March 30, 2023
Peter Vanham here, back from paternity leave, filling in for Alan.
The Swiss banking world woke up to another “surprise” yesterday, as former UBS CEO Sergio Ermotti returned to the top spot he held until 2020, replacing the Dutchman Ralph Hamers. As CEO of the newly formed UBS-Crédit Suisse megabank, Ermotti will oversee the merger that came into existence following the near bankruptcy of CS earlier this month.
The return of the Italian-speaking Swiss is “a good and necessary” move, Markus Diem Meier, editor-in-chief of the Swiss financial weekly Handelszeitung told me on the phone from Zurich yesterday. “It’s difficult to have the CEO and chairman be foreigners who don’t know the country,” he said, referring to the Dutchman Ralph Hamers and the Irishman Colm Kelleher, who led UBS until now.
However, what particularly struck me in the announcement was the emphasis the bank put on the importance of its “stakeholders” in the move.
“Our full attention will be on delivering the best possible outcome for our clients, our employees, our shareholders, and the Swiss government,” Ermotti said, after vowing to act in “the interest of all stakeholders.” Hamers did the same, saying he was stepping aside “in the interests of the new combined entity and its stakeholders.”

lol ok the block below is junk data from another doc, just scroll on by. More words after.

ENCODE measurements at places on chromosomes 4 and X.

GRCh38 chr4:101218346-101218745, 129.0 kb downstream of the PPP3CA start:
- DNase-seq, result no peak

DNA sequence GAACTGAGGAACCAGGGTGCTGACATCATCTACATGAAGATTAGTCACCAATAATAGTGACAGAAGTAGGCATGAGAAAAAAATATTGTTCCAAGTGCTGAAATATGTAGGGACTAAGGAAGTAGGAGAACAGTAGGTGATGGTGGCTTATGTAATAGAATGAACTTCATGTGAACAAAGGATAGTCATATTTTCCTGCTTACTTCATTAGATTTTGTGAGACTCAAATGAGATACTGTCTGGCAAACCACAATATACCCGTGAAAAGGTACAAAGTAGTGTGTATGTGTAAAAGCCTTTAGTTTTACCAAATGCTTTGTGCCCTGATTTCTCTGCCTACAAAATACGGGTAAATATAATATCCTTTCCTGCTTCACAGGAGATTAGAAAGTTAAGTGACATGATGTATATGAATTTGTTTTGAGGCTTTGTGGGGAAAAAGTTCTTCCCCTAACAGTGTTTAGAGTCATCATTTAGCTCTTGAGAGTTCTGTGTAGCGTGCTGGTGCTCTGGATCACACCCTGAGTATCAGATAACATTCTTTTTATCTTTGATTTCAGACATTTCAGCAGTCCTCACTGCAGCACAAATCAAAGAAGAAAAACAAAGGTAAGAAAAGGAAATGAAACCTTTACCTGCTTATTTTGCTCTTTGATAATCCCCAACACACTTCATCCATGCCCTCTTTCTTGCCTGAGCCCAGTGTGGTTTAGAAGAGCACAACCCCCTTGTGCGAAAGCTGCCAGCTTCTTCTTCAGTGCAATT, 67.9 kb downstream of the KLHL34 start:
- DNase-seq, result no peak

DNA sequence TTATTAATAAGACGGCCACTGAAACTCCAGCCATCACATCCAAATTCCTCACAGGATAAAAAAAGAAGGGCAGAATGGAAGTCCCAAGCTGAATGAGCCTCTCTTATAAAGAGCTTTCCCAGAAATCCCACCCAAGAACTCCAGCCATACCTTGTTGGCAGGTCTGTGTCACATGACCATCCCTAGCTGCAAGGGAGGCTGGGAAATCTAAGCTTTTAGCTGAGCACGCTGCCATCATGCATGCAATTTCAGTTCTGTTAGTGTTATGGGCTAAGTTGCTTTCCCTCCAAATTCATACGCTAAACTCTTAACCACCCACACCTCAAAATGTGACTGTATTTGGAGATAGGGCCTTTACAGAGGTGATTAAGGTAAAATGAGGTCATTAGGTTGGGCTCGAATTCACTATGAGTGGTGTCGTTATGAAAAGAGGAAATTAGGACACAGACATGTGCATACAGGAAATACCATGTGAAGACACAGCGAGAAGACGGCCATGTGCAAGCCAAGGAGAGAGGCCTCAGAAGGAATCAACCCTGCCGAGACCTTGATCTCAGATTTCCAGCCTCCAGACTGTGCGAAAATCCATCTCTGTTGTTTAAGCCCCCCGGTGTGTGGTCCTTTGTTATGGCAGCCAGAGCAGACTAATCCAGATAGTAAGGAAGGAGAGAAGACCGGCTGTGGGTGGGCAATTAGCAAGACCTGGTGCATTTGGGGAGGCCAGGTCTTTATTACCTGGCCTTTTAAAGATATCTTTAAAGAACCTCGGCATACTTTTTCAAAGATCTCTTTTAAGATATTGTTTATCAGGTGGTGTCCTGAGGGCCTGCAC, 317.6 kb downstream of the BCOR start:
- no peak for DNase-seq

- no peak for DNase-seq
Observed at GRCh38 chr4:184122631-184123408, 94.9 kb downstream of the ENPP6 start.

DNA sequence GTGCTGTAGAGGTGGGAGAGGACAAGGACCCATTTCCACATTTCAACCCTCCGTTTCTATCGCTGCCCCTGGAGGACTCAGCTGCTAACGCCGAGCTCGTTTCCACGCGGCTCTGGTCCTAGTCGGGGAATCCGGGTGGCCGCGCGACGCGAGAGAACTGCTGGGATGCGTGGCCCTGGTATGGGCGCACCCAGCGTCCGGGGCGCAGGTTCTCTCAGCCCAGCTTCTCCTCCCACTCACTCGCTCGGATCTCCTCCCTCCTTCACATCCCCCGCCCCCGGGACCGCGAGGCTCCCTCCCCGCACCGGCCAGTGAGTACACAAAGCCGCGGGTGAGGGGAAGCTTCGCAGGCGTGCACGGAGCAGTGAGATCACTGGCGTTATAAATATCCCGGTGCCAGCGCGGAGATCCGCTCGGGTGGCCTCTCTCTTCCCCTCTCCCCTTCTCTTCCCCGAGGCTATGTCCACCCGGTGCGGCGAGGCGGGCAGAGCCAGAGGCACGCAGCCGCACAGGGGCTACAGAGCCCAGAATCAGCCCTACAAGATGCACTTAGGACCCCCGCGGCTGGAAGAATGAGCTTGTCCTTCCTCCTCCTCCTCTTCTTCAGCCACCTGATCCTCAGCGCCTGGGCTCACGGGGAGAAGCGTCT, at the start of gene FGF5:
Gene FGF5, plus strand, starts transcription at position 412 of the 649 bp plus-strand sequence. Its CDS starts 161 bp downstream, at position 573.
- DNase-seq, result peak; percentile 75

According to Diem Meier, however, the only stakeholder that really mattered in the CEO switch was the Swiss government (and the people it represented). “Despite not speaking Swiss German better than Hamers, Ermotti speaks the language of the country,” he told me. “He knows and is able to calm down the lawmakers in Bern, who are already looking into making new laws on the financial sector.”
This very Swiss tale is telling of a broader trend that is playing out around the world. Government is reclaiming its role as the player who decides the winners and losers in the economy through regulation, industrial policy, and emergency measures. A commitment to “stakeholderism” may really be a way for executives to keep the rise of this “statism”–the new, more powerful role of the state in the economy–in check.
In Switzerland, the government reluctantly and grudgingly brokered the forced marriage of its too-big-to-fail banks. But elsewhere, including in the EU and the U.S., political leaders are all too eager to re-assert control. It doesn’t make stakeholder capitalism less relevant, but it sure puts it in a different light.
More news below.